Posted By Norman Gasbarro on May 18, 2015
The following story is from the Harrisburg Patriot of 22 June 1903. It describes the suicide of Civil War veteran Benjamin Urich who served in the 127th Pennsylvania Infantry, Company D, as a Private.
BEN URICH DIED BY HIS OWN HAND
Familiar Character Cut His Throat at Daylight Yesterday
TORE WOUND WITH HIS HAND
Man Who Held Police Record for Arrests and Known to Thousands About the City
Ben Urich, a character familiar to men, women, and children in this city for a generation, committed suicide at daylight yesterday morning by cutting his throat with a razor. The man was despondent and when his wife took the blood-stained razor from him, he tore the sinews from the gaping wound in his hands. He died in the Harrisburg Hospital an hour later.
Ben Urich was a rag-man and made a fair living when he worked. His habits were not good, however, and he was a frequent occupant of the dock in the Police station charged with drunkenness and disorder, although his conduct was mostly of the nonsensical type, highly diverting to the children and amusing to the grown folks. It is said that he has been arrested more than any man in Harrisburg, the dockets at the Police station showing that he had been before Mayors over one hundred times. Probably not more than one-tenth of these times did he ever pay a fine, preferring to spend his time in prison.
Ben Was Despondent
It was said that Ben was despondent when he killed himself yesterday. He had been pretty steady of late, not having been arrested for at least a month and it was when he threatened to kill his aged wife after one of his periods of inebriety. When he went home on Saturday evening he was very morose and his wife noticed that he was wakeful during the night. Yesterday morning at daylight he stole down stairs to the kitchen. His wife followed him at once, but not in time to keep him from slashing his throat with a razor. He had cut himself once when she wrested the razor from him, but the frenzied man put his fingers into the wound and tore it wider.
The screams of the wife aroused the family, who ran to the kitchen, where they found Ben lying in a poo of blood. He was taken to the hospital in the ambulance, but died without having said a word about his cause for suicide.
Fought in the War
Ben was a Private in Company D, One Hundred and Twenty-seventh Regiment of Pennsylvania Volunteers [127th Pennsylvania Infantry] in the Civil War and was in several engagements. He bore the scars of wounds and was a good story-teller about the war, having a fund of anecdotes about fights in Virginia. When the Spanish War broke out, he wanted to enlist, but was turned down because of his age.
At his home Ben had a number of wartime pictures and battle scenes and his pleasure was to relate incidents of the engagements, for which he had a very good memory.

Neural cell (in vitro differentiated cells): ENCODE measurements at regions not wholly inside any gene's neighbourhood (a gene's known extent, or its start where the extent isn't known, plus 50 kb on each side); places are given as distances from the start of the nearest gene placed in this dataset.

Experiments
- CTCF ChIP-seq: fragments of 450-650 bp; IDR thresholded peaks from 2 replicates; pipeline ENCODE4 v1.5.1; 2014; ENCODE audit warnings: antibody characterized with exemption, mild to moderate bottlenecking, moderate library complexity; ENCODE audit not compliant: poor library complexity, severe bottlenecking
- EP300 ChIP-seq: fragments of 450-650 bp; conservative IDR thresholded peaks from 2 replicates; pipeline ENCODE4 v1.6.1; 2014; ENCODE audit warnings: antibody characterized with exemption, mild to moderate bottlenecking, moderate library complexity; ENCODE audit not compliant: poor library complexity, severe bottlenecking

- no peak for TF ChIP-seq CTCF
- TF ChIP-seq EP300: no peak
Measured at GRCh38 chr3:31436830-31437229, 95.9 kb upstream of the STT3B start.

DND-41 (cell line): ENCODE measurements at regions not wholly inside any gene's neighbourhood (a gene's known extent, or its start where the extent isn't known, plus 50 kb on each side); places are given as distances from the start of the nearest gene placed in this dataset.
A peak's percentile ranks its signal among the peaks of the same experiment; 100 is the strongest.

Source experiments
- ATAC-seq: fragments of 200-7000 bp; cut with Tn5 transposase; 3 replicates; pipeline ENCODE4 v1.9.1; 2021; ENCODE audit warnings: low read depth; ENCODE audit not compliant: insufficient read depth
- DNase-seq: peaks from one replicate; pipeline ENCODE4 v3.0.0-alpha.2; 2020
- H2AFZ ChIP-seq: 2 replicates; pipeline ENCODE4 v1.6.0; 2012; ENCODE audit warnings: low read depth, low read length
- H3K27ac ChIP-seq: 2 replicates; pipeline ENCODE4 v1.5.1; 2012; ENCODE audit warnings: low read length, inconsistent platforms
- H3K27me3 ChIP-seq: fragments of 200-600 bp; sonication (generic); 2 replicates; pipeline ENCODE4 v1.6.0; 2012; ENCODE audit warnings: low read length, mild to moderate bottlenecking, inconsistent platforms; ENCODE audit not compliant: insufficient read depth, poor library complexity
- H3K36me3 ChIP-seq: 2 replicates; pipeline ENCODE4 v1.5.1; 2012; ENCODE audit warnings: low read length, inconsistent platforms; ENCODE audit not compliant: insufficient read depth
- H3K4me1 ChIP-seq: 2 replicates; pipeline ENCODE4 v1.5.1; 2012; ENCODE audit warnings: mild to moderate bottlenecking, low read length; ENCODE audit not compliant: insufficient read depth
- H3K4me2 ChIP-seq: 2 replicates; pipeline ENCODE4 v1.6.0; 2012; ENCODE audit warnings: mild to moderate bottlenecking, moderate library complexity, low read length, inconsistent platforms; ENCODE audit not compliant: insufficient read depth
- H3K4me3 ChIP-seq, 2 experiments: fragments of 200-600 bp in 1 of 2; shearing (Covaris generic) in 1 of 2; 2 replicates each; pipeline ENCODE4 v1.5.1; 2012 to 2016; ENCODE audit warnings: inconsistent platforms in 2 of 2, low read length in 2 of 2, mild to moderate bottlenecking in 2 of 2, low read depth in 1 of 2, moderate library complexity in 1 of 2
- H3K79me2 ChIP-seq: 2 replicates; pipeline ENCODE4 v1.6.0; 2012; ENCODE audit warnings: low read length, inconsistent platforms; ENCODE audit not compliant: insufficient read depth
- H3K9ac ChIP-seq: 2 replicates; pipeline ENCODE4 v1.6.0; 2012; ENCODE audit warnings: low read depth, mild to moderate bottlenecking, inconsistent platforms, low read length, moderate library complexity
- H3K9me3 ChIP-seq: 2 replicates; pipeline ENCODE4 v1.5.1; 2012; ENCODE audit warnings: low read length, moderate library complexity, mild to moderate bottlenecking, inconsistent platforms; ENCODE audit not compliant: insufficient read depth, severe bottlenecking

Ben was a quiet, orderly citizen when sober, but after he had drunk considerable liquor he was apt to cut up all kinds of capers. He would walk quietly along the streets and some hurrying citizen would be surprised to see Ben bounced down on his knees and lift his hands in supplication. When youngsters were about he would flap his arms in imitation of a rooster and emit sounds like a boastful chanticleer or else would play donkey and smoke his pipe with the bowl in his mouth. Another famous trick of Ben’s was to play Indian. He would go along a crowded street and suddenly yell like a Comanche and seize hats from the heads of people who stopped to see what he was doing. In the days of the old horse car line Ben delighted to jump on the platform and yell at the horses, which usually led to the summary ejection from the car.
The dead man was a figure on the docket at the Police station away back in the early eighties when he was generally arrested about once a month for drunkenness and capers on the streets, but many times policemen only chased him home, tiring of arresting him. Within the past few years, Ben was profuse in promises to be good, but he frequently broke out and after these periods he became despondent. At these time he threatened to kill himself and others and was once or twice arrested on the charges that he was trying to kill his wife, who refused to leave him even when he went on the warpath.
Ben was known to hundreds of people here and elsewhere and his antics caused laughter for many who will regret his terrible method of self-destruction.
The above Pension Index Card from Fold3 shows that not only did Ben Urich serve in the 127th Pennsylvania Infantry, but he also served in the 1st Pennsylvania Provisional Cavalry, the 2nd U.S. Infantry, and the 20th Pennsylvania Cavalry. It also show that his widow was able to apply and collect a pension for his war service.